Meanwhile, Back at the Oyster Ranch…

 

Sorting oysters by size and re-caging takes place on-site at the lease

There are a number of parallels than can be drawn between shellfish farming and traditional forms of agriculture that take place on the land. The most obvious similarities are the amount of hard work, grit and faith that are required of the farmer on land or sea. In spite of this there are many “salty” farmers in the Florida Panhandle who have mustered the faith requirement and are now putting in the hard work necessary to help build this budding industry in the Southeastern U.S.

Market demand for quality oysters has continued to outstrip available supplies for several years of late. This has been due in part to better marketing strategies employed by growers as well as clientele becoming aware of the health benefits of fresh oysters; a great supply of important vitamins and minerals, including vitamin C and B vitamins, zinc, selenium and iron. However, supply/demand ratios are not the only important factor in developing a thriving oyster aquaculture industry. Also required, is the necessary infrastructure to support the grower’s equipment needs, enough sources of baby oyster “seed”, a reliable refrigerated transportation network for live shellfish, and the support of regulatory agencies in making water leases available in suitable growing areas.

Fortunately, the stars seem to be aligning for many of these industry-growth necessities and the business of oyster farming is gaining a firmer foundation to build upon. One of the important milestones for Florida was the approval of “full-water-column” leases, which allows the use of floating oyster cages or bags. Previously, oysters were required to be grown on the bay bottom and this made them susceptible to higher levels of predation from crabs and snails and severe biofouling (barnacles and algae) on the exterior of the mesh bags. Heavy biofouling reduces the water flow through the oyster’s growing environment, thus the available food for this filter feeding bivalve.

One critical need for this industry is the availability of quality “seed” (baby oysters) to put in the growing waters. Seed oysters are supplied by hatcheries where oyster brood stocks are spawned and babies are raised to the necessary age for grower needs. Some growers use baby oyster larvae that have not settled and attached yet. These “eyed larvae” are put in a tank with old oyster shell and allowed to attach on the shells, which are then deployed at a lease site. Other growers use seed that has already attached to a small particle of crushed shell and are sold as individual oysters to be placed in grow-out bags or cages. The more recent development of oyster stocks with 3 sets of chromosomes (triploids) have provided growers with an oyster that gets to market size faster. Triploid oysters are infertile and do not use energy for spawning, thereby putting more energy into shell and tissue growth. Federal and state laws also govern where growers can buy their seed in an effort aimed at stopping the spread of shellfish disease from one body of water to another (i.e. Atlantic to Gulf of Mexico, etc.).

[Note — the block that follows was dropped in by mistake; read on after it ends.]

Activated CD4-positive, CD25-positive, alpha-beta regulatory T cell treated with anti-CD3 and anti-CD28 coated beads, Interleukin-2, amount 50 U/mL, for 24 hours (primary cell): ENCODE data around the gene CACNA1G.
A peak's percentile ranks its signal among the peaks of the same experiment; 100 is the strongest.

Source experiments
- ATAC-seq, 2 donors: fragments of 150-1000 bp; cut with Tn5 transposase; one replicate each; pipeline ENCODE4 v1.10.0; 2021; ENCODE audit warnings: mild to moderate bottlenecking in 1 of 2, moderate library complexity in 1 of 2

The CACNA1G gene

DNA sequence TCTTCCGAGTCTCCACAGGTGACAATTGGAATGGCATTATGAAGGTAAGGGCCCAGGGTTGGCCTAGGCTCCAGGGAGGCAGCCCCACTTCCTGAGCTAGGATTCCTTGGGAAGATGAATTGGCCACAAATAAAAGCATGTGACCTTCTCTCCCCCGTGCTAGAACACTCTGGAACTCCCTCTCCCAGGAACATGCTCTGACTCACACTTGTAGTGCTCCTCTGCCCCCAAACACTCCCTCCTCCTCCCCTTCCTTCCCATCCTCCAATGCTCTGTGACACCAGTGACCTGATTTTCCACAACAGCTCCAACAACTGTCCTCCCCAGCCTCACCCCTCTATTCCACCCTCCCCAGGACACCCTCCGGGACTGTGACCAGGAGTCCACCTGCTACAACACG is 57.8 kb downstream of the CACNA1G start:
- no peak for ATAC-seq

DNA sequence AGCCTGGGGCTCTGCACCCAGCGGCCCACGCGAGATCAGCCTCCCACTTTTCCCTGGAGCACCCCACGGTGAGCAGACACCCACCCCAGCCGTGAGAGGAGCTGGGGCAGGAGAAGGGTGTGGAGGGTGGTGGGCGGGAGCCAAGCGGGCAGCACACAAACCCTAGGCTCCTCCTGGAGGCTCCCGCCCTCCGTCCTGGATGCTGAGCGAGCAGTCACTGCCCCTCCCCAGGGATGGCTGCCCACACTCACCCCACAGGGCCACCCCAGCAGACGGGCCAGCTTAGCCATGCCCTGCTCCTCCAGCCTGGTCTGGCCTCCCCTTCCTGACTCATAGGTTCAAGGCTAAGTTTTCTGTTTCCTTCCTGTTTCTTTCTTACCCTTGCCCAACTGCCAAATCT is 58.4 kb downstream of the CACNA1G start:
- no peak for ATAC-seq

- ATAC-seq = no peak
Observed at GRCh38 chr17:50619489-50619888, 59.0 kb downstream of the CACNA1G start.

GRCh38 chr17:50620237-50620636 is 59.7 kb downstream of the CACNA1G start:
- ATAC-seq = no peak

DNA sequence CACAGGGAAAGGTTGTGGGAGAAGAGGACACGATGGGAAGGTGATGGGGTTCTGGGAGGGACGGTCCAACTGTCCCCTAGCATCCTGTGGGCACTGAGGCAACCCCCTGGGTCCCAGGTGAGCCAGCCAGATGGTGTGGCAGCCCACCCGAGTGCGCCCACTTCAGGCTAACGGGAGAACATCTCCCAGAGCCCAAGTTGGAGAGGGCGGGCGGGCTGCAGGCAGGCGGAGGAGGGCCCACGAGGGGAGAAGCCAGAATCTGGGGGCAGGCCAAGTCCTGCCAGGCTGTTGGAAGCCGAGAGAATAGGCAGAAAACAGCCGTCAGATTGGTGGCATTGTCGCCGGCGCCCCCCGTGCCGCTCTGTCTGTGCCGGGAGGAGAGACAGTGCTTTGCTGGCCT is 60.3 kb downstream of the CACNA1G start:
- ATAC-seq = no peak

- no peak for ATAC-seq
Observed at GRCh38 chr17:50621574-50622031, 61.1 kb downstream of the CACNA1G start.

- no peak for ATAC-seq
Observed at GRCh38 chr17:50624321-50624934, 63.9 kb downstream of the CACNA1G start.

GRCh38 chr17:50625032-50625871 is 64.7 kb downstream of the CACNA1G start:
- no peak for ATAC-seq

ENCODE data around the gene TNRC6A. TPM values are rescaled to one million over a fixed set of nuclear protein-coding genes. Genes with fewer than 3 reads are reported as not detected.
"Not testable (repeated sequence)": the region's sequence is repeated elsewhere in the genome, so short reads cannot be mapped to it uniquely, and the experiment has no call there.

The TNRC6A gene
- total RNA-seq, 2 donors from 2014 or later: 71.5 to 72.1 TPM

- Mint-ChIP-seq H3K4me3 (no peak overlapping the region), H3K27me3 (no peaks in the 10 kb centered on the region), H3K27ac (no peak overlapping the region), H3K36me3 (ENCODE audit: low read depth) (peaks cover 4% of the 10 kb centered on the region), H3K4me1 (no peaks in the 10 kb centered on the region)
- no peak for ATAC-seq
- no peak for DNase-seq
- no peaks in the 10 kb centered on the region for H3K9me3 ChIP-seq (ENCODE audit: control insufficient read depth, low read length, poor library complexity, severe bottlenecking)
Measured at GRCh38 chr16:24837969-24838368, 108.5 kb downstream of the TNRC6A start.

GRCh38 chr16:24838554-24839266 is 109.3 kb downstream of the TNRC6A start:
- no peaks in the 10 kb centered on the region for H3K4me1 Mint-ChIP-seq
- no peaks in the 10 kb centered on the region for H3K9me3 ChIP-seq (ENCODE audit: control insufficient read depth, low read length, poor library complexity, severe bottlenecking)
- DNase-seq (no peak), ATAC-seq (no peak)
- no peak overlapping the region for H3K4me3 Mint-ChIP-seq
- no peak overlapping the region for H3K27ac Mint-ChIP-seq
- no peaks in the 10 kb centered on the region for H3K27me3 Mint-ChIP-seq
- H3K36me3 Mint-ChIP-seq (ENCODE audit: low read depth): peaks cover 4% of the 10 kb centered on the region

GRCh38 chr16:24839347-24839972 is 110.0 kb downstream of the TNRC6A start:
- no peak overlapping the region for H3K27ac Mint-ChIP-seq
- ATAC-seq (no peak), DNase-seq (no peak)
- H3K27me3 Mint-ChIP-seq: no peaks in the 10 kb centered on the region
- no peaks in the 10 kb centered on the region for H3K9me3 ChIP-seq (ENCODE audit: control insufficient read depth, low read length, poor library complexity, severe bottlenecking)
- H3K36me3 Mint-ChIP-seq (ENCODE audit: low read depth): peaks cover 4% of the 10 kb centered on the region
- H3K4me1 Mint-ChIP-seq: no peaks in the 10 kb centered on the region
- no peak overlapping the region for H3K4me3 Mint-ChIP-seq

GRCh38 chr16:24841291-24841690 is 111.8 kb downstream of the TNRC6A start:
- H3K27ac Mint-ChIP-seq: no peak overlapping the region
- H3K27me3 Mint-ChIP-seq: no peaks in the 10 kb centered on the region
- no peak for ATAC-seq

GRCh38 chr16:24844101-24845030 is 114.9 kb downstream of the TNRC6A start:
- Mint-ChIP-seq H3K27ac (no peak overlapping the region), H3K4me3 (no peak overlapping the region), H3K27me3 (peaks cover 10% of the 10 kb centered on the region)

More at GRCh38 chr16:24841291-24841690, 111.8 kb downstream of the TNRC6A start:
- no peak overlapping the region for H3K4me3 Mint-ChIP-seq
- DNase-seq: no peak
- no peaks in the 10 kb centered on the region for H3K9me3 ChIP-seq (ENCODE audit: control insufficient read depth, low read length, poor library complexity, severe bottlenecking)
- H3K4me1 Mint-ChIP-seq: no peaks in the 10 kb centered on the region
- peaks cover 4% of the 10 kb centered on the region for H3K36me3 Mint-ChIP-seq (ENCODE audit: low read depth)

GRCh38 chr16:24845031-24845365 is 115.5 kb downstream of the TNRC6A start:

Even if all of the hardware and infrastructure is in place, there is still one other factor that plays a significant role in whether an oyster farmer will be successful. Just like the dairy farmer, the cattle rancher, the cotton or peanut grower, or the blueberry producer; backbreaking labor is necessary for many stages of the production cycle. Oyster growers work their leases either bending over the gunnels of a boat or actually being in the water, lifting heavy bags or cages of shellfish, sorting by size, re-caging, and moving lots of materials to and from the lease area. True grit and a dogged determination to stay on top of things, regardless of unpleasant conditions, are vital to raising a successful crop of oysters. And by the way, don’t forget that Mother Nature will have the final word. As all farmers know, they are required to be a good listener when she speaks.

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